Wednesday, 18 November 2015

My Trek Superfly 9.8 SL Race Bike

I’m lucky enough to have two fantastic race bikes for my cross-country (XC) and endurance mountain bike racing. They’re both Trek Superfly models – one a hardtail (that’s suspension just at the front) and the other a full-suspension, with a front fork and rear shock. For you fellow bike geeks out there, here are the details of my Trek Superfly 9.8 SL hardtail.

Here she is (yes, obviously she’s a “she”, but no she doesn’t have a name . . . well not that I’m admitting). This is taken up at Cathkin Braes but the remaining photos were taken indoors. She obviously does not live in the garage, but inside the house where it’s warm, dry and cosy!

This is a pretty standard build (as opposed to my custom “Project One” full suspension Superfly). Although there are a few changes I’ve made from the stock bike... It’s a 2015 model and Trek have now announced their new 2016 range. The Superfly is still in the range, but you’d probably need to go for a Procaliber to find the equivalent spec for a race bike.

So, what makes this an XC race bike? Well, first of all, it’s lightweight. The “SL” stands for “Super Light” – it’s a carbon frame along with carbon handlebars and a carbon seatpost. Then there’s the geometry. I’ll not get into all the details of the geometry here, but typically, an XC race bike has a steeper head angle (69.3 degrees for this bike). The steeper the head angle, the more aggressive the bike is for accelerating and the better it will climb. The downside of a steep head angle is that it can be trickier to handle on steep descents, but I find Trek’s clever G2 geometry and 29 inch wheels more than make up for that. There’s always a compromise and this is a thoroughbred race bike so you do want a more aggressive geometry.

Another thing that defines an XC bike is less suspension travel. Although XC courses are getting more and more technical every year, we’d generally rather sacrifice extra suspension travel for weight. Long gone are flat, easy, non-technical XC courses. If anyone reading this thinks we don’t ride steep technical descents just because of our steep head angles and 100mm of suspension travel, come try some of the Scottish XC courses from last year like Badaguish! In my case, the suspension is a Fox Factory Series 32 fork with CTD (Climb/Trail/Descend) and 100mm of travel:

The CTD function lets me lockout the suspension for powerful start sprints and smoother climbs, and in XC racing this is really helped by having a remote for this:

Here you’ll also see the ESI Foam Chunky grips I use. They’re incredibly lightweight but comfortable and shock-absorbing. Also in the handlebar department, it’s worth pointing out their width. In the old days of XC racing, flat, narrow handlebars were all the rage, but you’ll hear enduro and downhill riders running incredibly wide bars these days (along with short stems). This aids handling in corners. I like to go somewhere in between. I’m running 690mm wide bars with 5 degrees rise, and a 90mm stem. This gives me a good compromise of an aggressive position for climbing, but enough width to aid handling in corners while still being able to squeeze through the tight trees on some courses!

I have Shimano XT hydraulic disc brakes and have recently changed the drivetrain to Shimano XTR 1 x 11. I’m currently running a 34 tooth chainring but would change this up or down in size depending on how hilly (or not) the course is.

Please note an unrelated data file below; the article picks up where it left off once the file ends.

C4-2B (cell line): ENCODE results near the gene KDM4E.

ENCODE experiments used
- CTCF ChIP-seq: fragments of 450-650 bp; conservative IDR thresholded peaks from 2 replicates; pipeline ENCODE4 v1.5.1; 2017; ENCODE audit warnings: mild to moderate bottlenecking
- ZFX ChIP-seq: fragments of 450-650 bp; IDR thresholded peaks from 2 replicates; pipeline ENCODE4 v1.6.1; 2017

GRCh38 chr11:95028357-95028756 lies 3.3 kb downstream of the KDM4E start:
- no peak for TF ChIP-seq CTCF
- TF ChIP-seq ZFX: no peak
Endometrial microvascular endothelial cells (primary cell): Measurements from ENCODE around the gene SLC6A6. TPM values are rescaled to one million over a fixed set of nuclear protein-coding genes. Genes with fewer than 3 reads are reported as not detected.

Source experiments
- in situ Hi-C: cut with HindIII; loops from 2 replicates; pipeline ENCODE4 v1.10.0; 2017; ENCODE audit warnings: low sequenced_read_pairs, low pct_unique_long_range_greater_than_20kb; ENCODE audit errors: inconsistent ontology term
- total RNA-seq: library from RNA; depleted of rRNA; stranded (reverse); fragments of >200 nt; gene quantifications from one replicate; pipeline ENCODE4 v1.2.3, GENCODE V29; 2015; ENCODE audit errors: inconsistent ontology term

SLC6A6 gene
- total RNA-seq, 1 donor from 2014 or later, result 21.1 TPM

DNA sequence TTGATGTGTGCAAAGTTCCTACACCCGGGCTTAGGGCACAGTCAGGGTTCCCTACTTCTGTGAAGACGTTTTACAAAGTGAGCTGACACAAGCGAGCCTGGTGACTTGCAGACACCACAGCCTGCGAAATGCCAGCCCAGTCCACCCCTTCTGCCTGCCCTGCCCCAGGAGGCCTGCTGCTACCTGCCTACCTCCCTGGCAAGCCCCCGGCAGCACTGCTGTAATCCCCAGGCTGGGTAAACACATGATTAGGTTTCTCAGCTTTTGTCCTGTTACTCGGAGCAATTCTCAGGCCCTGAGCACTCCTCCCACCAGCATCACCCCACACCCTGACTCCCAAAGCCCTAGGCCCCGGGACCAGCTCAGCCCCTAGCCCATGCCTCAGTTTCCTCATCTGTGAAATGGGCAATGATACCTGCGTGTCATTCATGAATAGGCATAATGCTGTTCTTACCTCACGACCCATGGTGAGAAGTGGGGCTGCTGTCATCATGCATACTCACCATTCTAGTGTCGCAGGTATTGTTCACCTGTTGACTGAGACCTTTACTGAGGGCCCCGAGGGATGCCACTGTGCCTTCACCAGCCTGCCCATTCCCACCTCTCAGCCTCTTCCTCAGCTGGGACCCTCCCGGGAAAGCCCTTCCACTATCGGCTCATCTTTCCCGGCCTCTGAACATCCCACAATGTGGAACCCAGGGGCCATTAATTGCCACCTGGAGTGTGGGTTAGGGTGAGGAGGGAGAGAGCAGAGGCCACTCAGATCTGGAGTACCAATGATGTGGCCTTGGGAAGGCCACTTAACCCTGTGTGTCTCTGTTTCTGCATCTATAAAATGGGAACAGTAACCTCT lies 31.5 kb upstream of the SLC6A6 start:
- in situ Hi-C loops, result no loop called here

XTR Race pedals and XTR M9000 Race crankset, rear derailleur and shifter makes this lightweight and gives super smooth shifting. The shadow-plus clutch system on the rear derailleur coupled with the tooth pattern on the chainring provides excellent chain retention even on the bumpy stuff!

The wheels are Bontrager RXL 29 inch and I generally use Bontrager XR1 tyres for most races, unless it’s a bit muddy – I then switch to XR2 tyres as you’ll see here. I vary between a 2.2 inch wide tyre and a 2.0 inch, depending again on the course. Sometimes a 2.2 up front and a 2.0 at the rear. Tyre pressures are a very personal thing but I run tubeless, using Bontrager’s fantastic and easy to set up TLR system, which allows you to go lower for extra grip. I might go as low as 20 PSI at the front if it’s really wet and slippy. I find the Bontrager tyres incredible – I’ve done a really rough 75km mountain bike marathon on XR1s – a tyre most people would never consider in a long, wild endurance race for fear of slashing it on the rough rocks of wild Scottish hills. But it survived all that rough treatment despite being really lightweight.

So, would I change anything on this bike? Well, as racers, we’re always looking for the latest upgrade to make our bikes lighter or faster. The bike currently weighs about 9.5kg, including pedals, when running XR1 tyres. A lot of people quote bike weights without pedals – I have no idea why, since you can’t ride a bike without pedals! 9.5kg is pretty good and it climbs extremely quickly given the light weight, but I’m sure I could get it under 9kg and that’s where I’d maybe make some upgrades in future...

I’d change the Shimano XT brakes to XTR, matching the drivetrain. I’d upgrade the Bontrager RXL wheels to their XXX wheels – rotating mass is the best place to save weight. There are a couple of components that are not carbon as it comes from the factory – the saddle and the stem. There’s not a lot to be saved in those departments so they are probably the last upgrades I would make.

Despite dreaming of future upgrades, I absolutely love this bike. My full suspension is still my choice for rough, technical, and in particular rocky courses. However, for anything that involves a lot of climbing and isn’t too rough on the descents, I’ll always go with the hardtail. It climbs so well and is actually loads of fun on the way back down too! 


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